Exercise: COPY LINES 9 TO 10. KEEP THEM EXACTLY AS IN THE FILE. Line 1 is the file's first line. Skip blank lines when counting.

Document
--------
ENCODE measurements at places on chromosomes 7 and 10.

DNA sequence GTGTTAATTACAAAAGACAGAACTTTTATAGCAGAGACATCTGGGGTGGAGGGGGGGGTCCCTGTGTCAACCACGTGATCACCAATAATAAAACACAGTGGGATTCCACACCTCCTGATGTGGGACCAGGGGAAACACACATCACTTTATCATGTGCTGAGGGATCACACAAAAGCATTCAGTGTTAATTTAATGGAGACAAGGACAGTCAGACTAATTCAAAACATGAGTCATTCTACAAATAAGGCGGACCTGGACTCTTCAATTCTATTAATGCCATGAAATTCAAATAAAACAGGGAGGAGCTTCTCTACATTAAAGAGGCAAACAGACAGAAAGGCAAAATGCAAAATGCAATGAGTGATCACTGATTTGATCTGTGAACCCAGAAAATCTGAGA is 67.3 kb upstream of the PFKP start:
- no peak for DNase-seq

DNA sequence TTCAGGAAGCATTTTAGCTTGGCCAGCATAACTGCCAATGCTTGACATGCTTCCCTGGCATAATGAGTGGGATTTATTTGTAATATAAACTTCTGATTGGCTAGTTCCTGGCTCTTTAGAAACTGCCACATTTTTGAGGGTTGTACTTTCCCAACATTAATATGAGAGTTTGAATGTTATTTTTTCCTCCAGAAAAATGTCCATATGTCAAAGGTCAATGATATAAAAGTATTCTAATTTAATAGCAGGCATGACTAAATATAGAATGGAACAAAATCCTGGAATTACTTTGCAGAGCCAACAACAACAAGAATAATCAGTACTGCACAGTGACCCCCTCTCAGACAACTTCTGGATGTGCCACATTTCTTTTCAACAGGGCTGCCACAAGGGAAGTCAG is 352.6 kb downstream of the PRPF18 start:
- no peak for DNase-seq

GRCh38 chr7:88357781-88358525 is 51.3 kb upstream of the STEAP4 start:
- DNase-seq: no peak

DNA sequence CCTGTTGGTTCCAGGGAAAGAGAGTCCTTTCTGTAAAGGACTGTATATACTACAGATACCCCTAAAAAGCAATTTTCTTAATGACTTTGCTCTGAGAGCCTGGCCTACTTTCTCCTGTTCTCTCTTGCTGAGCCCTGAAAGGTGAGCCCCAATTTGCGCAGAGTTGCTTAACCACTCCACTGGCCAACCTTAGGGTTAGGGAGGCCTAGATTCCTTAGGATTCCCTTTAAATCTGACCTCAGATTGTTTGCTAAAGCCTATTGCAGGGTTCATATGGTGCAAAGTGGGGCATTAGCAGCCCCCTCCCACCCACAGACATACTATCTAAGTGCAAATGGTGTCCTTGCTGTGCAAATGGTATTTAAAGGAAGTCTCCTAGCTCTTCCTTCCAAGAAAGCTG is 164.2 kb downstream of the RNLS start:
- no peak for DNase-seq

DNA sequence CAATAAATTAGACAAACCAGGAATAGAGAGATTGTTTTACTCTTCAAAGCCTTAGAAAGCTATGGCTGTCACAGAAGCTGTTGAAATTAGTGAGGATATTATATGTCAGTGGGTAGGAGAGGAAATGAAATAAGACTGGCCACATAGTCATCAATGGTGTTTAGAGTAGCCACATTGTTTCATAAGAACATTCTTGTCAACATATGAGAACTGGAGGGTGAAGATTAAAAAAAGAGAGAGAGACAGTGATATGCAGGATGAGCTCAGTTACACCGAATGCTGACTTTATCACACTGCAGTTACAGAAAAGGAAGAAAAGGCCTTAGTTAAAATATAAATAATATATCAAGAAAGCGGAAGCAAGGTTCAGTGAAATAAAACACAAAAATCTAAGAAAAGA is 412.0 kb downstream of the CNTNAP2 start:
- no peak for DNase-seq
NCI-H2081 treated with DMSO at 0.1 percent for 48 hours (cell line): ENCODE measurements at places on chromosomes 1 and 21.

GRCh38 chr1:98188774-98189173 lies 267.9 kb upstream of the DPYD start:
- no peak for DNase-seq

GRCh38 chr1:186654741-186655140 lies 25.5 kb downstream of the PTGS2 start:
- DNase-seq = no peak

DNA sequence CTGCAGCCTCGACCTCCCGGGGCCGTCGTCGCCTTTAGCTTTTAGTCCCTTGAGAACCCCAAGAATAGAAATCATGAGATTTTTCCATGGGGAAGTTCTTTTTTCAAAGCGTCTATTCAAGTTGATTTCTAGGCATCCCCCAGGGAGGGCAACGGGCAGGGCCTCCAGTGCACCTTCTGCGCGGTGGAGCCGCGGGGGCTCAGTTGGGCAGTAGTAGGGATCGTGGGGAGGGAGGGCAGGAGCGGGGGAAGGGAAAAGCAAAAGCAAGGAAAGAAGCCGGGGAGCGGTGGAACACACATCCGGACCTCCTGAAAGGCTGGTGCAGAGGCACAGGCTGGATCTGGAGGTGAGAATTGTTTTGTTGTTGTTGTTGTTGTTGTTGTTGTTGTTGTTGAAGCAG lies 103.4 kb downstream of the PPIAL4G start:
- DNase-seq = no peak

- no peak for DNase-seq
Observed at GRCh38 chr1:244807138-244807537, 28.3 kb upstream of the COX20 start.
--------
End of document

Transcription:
- no peak for DNase-seq

DNA sequence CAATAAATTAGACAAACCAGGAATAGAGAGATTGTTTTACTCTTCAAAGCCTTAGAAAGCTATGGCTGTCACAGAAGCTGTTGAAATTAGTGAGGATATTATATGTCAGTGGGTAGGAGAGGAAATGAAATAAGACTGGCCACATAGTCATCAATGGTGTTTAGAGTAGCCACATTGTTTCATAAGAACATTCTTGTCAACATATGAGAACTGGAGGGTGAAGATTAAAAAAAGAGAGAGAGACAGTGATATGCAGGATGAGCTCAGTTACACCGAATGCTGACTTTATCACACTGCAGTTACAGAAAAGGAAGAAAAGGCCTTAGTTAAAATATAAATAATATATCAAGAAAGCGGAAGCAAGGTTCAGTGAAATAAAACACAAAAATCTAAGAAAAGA is 412.0 kb downstream of the CNTNAP2 start: